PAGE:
The author of the book, Ellen Fitzpatrick, must have connected with a cousin of yours because on page 308 she references, "Charles Harris's daughter recalls that 'it always remained a true honor for my dad to have served with John F. Kennedy during WWII on PT 109. He felt Kennedy had saved all their lives and was an American hero'".
It was a beautiful letter your great-uncle wrote and no doubt you are extremely proud of him. Bucky, like many of the old PT-109 crew members, kept up life-long friendships with JFK and it would have been fascinating listening to their stories about him. It's easy to imagine how devastating his death on November 22nd, 1963 would have been for Bucky, considering how heart-breaking it was for we the people who knew JFK only from afar -- but still loved him with a love that endures forever.
Since watching PT-109 the other night I googled looking for clips showing Bucky and while doing so came across another movie version of PT-109 that I'd never seen before. Then, googling some more, I came across a story about PT-109 crew member Harold Marney who, along with Andrew Kirksey, did not survive the crash and was lost at sea. JFK wrote a condolence letter to Marney's mother and that letter -- along with other letters JFK wrote to her over the years, were recently sold at auction. I've posted links to those and other YouTubes below.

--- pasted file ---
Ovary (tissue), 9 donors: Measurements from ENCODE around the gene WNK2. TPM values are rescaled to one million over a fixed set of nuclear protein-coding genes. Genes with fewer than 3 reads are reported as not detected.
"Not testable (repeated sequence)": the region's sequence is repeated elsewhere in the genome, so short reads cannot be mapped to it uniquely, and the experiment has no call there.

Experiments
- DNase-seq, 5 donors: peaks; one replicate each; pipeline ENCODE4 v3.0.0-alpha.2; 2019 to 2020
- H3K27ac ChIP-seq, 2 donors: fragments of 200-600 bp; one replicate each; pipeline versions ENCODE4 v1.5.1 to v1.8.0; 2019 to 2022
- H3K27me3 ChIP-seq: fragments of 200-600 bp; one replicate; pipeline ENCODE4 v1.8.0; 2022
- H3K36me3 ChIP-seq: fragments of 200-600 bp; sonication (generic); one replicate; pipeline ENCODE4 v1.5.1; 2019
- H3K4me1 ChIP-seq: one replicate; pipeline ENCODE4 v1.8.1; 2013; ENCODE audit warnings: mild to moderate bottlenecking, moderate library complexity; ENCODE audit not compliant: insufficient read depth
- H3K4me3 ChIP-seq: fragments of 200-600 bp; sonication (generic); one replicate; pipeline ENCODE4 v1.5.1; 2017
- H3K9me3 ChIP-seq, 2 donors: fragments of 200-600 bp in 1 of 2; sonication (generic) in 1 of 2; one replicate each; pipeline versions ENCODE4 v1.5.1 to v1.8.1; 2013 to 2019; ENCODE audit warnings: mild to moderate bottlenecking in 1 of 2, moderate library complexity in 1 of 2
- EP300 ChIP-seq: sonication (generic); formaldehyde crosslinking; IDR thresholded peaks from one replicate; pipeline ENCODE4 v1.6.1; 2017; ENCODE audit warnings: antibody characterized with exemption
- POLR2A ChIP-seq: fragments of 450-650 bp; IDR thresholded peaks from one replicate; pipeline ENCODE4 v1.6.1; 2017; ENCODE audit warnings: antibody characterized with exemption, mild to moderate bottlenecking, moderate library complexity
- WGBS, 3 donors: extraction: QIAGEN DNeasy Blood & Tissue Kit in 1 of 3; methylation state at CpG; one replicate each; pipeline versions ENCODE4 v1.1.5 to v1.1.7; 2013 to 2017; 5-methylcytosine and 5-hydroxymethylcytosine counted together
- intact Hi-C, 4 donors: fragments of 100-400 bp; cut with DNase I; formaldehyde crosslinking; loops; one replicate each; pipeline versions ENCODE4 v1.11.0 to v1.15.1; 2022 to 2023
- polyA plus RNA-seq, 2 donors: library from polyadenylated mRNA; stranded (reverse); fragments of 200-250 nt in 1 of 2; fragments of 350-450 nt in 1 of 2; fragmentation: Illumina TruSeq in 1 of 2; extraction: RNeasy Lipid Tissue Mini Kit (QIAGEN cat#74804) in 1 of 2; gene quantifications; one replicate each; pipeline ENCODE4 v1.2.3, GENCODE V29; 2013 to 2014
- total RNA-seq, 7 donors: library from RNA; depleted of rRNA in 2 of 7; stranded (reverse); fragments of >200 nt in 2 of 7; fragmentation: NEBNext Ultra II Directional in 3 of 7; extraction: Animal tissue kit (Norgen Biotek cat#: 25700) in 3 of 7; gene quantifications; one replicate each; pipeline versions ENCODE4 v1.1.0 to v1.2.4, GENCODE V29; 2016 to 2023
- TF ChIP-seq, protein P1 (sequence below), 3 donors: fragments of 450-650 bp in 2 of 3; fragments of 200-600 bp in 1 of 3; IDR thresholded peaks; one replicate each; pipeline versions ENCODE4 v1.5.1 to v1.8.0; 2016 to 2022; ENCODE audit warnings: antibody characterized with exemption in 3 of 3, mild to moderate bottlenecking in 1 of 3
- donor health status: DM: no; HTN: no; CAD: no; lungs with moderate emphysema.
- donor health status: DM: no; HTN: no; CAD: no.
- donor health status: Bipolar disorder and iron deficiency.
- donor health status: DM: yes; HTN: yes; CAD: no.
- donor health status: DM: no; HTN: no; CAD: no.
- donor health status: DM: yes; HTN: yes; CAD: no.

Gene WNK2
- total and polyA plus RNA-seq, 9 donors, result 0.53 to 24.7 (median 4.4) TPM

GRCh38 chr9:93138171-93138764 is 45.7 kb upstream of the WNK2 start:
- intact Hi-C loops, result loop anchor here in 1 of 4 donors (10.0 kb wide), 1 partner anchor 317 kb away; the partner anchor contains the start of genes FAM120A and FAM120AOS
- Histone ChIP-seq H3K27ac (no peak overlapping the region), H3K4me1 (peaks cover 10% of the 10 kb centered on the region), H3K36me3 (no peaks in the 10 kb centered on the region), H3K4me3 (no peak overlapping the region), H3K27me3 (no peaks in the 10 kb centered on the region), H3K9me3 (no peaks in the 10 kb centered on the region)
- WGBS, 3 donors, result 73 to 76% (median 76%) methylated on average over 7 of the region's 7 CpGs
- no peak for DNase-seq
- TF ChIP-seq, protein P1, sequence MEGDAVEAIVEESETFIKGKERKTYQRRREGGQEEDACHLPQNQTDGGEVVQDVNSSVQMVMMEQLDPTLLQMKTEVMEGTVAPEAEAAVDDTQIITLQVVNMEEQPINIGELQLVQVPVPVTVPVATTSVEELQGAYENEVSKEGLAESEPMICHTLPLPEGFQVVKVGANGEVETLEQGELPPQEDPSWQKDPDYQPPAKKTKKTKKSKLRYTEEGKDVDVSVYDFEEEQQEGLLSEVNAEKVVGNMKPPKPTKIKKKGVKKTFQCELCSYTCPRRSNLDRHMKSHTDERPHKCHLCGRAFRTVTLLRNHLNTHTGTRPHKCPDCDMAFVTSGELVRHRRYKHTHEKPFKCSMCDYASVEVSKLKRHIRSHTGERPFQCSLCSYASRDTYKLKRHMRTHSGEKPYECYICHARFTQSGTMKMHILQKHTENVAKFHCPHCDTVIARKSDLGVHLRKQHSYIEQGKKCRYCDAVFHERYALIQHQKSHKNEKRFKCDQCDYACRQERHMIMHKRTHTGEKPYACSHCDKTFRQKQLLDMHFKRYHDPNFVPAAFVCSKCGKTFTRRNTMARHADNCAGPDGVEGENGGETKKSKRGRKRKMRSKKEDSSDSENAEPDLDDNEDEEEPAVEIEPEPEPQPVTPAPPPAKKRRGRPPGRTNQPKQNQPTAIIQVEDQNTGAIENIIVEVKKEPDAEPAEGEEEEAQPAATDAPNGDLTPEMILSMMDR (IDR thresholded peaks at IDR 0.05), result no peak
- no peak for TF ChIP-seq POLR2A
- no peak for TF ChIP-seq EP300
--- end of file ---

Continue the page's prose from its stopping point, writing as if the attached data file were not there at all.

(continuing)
Although it must be great for you to read and see Bucky's letter as it's transcribed in the book, it will be even better when you see it in the original -- handwritten -- when you go to the JFK Library and Museum in Boston.
All the best,
watch STUMP THE STARS, May 20, 1963, YouTube (Cast members from PT 109, Robert Culp, Grant Williams, James Gregory and Ty Hardin compete against series regulars)
watch NAVY LOG TV SHOW JFK PT-109 Periscope Film, 1957 (Navy Log was a dramatized anthology of naval experiences in World War II, representing stories from the Navy, Marines and Coast Guard. This seldom-seen episode from 1957 titled PT 109 tells the story of the PT-109 Patrol Torpedo boat last commanded by junior Lieutenant John F Kennedy in the Pacific Theater during World War II. Kennedy's actions to save his surviving crew after the sinking of PT-109 made him a war hero, which proved helpful in his political career.)
watch JFK letters to mother of sailor killed on PT-109 discovered, Fox Business, Mar 18, 2015 (The young Lieutenant Jack Kennedy writes a series of letters to the mother of a sailor killed on his navy vessel, PT-109. Her heirs learn they contain never-revealed details of PT-109's deadly encounter with a Japanese destroyer.)
watch JFK letters sold at auction, Part 1 and Part 2, Remarkable Rarity Event, Feb 24, 2015 (A collection of letters from John F Kennedy to the family of lost PT-109 crewmate sold for $200,000, including buyer's premium, according to Boston, MA-based auction house.)
To Orwell Today,
I'm very grateful that I reached out to you. A whole new light has been brought upon my family tree ever since reaching out for information from you. Charles was truly a great man and I'm very thankful to be related to him. I will definitely be checking out some of your sources you mentioned on your website.
JFK PT-109 HARRIS LETTER TO JACKIE
(your husband one of greatest men in our time)
Email, Nov 5, 2016